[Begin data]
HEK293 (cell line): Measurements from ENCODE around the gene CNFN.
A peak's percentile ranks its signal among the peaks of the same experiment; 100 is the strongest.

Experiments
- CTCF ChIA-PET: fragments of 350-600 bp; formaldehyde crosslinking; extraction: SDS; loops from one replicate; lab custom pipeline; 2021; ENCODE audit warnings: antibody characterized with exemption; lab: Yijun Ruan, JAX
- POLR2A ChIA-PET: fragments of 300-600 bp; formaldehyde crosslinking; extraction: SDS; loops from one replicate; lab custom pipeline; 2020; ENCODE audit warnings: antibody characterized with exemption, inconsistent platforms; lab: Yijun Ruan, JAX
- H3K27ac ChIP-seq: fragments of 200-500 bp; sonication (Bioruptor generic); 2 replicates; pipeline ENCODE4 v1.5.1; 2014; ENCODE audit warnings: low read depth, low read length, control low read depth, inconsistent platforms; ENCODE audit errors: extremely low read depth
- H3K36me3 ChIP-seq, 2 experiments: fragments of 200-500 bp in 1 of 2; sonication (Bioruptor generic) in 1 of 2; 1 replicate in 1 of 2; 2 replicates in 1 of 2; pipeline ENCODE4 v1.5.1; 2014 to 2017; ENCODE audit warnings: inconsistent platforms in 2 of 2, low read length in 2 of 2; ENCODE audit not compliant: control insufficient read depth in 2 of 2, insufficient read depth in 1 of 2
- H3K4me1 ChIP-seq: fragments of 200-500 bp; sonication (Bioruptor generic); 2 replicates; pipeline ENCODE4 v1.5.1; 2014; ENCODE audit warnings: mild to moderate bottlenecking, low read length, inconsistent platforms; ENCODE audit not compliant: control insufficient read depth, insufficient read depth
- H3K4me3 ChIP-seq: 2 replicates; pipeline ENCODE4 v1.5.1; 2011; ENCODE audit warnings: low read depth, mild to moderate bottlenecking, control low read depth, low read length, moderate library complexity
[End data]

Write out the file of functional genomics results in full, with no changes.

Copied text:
HEK293 (cell line): Measurements from ENCODE around the gene CNFN.
A peak's percentile ranks its signal among the peaks of the same experiment; 100 is the strongest.

Experiments
- CTCF ChIA-PET: fragments of 350-600 bp; formaldehyde crosslinking; extraction: SDS; loops from one replicate; lab custom pipeline; 2021; ENCODE audit warnings: antibody characterized with exemption; lab: Yijun Ruan, JAX
- POLR2A ChIA-PET: fragments of 300-600 bp; formaldehyde crosslinking; extraction: SDS; loops from one replicate; lab custom pipeline; 2020; ENCODE audit warnings: antibody characterized with exemption, inconsistent platforms; lab: Yijun Ruan, JAX
- H3K27ac ChIP-seq: fragments of 200-500 bp; sonication (Bioruptor generic); 2 replicates; pipeline ENCODE4 v1.5.1; 2014; ENCODE audit warnings: low read depth, low read length, control low read depth, inconsistent platforms; ENCODE audit errors: extremely low read depth
- H3K36me3 ChIP-seq, 2 experiments: fragments of 200-500 bp in 1 of 2; sonication (Bioruptor generic) in 1 of 2; 1 replicate in 1 of 2; 2 replicates in 1 of 2; pipeline ENCODE4 v1.5.1; 2014 to 2017; ENCODE audit warnings: inconsistent platforms in 2 of 2, low read length in 2 of 2; ENCODE audit not compliant: control insufficient read depth in 2 of 2, insufficient read depth in 1 of 2
- H3K4me1 ChIP-seq: fragments of 200-500 bp; sonication (Bioruptor generic); 2 replicates; pipeline ENCODE4 v1.5.1; 2014; ENCODE audit warnings: mild to moderate bottlenecking, low read length, inconsistent platforms; ENCODE audit not compliant: control insufficient read depth, insufficient read depth
- H3K4me3 ChIP-seq: 2 replicates; pipeline ENCODE4 v1.5.1; 2011; ENCODE audit warnings: low read depth, mild to moderate bottlenecking, control low read depth, low read length, moderate library complexity